After all, it is the people materially prosecuting the agenda resulting from the election of a public figure who inflict the real damage. The President doesn't do anything; only agents of the state arrest, tax, jail, and kill. The behavior of legions of bureaucrats define the agenda, the interests, the nature of what we lament as "the state". We should worry less about whose orders they're following and worry more about what they're actually choosing to do.

If this seems like splitting hairs, consider that one of the best anarchist arguments against the state lies in the behavior of its agents. A robber is a clear menace, and yet we let these state actors confiscate our wealth with hardly a peep. Nobody would gladly accept the help of a mafia-style protection racket, and yet we allow state racketeers into our neighborhoods constantly simply because they sport a badge. We look down on those who indiscriminately kill in our society, and yet we fund state bureaucrats with rifles to go out and commit these crimes against humans - so long as they're "our troops" and not "theirs". Our society has internalized a blind spot far more systemic and significant than the election cycle, and the resulting behavior crucially underwrites the state agenda.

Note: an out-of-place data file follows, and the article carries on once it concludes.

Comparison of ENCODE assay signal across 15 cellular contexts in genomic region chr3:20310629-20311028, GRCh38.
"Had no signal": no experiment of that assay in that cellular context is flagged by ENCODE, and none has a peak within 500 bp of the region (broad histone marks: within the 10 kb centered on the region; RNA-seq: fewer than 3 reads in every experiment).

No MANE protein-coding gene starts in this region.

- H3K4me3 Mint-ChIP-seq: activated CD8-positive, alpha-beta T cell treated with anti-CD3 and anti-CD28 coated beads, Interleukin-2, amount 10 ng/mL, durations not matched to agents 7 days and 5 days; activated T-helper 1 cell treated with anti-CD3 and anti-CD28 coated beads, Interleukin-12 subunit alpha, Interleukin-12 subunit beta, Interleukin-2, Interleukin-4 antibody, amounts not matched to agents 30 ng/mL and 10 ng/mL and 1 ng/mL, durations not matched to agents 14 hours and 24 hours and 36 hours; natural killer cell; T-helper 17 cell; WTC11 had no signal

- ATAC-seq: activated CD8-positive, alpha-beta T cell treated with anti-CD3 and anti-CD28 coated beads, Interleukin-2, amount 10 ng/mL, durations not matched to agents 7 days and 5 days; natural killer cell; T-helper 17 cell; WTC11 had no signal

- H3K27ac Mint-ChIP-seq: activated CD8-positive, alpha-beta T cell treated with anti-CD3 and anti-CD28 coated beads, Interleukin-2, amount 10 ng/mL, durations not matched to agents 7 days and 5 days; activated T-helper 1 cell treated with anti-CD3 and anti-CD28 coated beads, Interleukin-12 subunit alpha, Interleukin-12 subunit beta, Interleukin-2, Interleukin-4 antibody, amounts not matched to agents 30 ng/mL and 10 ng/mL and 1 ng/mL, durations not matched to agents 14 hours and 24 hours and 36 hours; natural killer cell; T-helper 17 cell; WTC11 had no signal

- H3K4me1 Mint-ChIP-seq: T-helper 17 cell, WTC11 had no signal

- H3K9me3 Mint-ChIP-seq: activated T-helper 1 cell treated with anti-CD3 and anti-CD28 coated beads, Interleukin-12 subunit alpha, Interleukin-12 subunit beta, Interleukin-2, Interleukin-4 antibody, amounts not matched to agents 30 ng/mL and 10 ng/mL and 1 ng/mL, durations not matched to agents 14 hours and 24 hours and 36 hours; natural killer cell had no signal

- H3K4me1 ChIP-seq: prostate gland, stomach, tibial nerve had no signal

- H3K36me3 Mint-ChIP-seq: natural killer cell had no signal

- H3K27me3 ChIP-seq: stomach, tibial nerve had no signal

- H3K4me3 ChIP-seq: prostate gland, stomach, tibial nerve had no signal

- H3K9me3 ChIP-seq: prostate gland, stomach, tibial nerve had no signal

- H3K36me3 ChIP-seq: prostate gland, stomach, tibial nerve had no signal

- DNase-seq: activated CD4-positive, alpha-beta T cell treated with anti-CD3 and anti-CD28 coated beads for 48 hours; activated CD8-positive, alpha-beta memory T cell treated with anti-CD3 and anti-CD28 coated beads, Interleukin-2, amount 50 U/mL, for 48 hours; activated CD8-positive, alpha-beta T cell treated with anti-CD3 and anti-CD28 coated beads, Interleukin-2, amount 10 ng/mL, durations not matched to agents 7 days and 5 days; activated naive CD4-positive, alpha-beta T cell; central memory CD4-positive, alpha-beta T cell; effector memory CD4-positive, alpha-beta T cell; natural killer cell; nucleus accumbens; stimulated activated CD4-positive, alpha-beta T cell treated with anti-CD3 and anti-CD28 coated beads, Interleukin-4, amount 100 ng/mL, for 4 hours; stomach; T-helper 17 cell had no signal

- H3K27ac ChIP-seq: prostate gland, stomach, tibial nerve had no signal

Anarchists point out the inconsistency between how we regard normal crime and state crime to illustrate a core value: what people actually do, not their institutional affiliation or authority, is what matters. Murder is murder, theft is theft, and kidnapping is kidnapping. Only a double standard prevents people from judging such actions as less objectionable merely because they are performed in an "official" capacity. The anarchist proposes a radical consistency: people are responsible for their own actions, regardless of their position in some organizational hierarchy, governmental or otherwise.

And yet, many anarchists themselves apply this maddening double standard to those who do nothing more than write words on a piece of paper. They call them enablers of the state, as if the mere act of casting a ballot makes one responsible for the crimes of the state's actors. This ascribes to the state precisely the mythical legitimacy we claim to reject - as if there could exist a magical transfer of permission from one person to another making crime acceptable. We cannot combat the statist double standard by promulgating its myths ourselves.

Understanding civil society

At the same time, anarchists must acknowledge how integral the political order, including elections, are perceived to be to the majority of the social body. Because people conflate the state with civil society, they often view its institutions as portals to engagement with their neighbors. As anarchists, we can either secede from this engagement on puritan grounds, or we can risk the taint of the state by meeting them in the world we jointly occupy, warts and all.

It is a sad fact that the social deliberative functions necessary for true community occur within the trappings of government; yet to reject interaction because the state is involved divorces us from important opportunities to influence others. And it is in convincing our brothers and sisters to change their mindset and behavior - not in breathless denunciations of formless institutions - that we genuinely oppose "the state".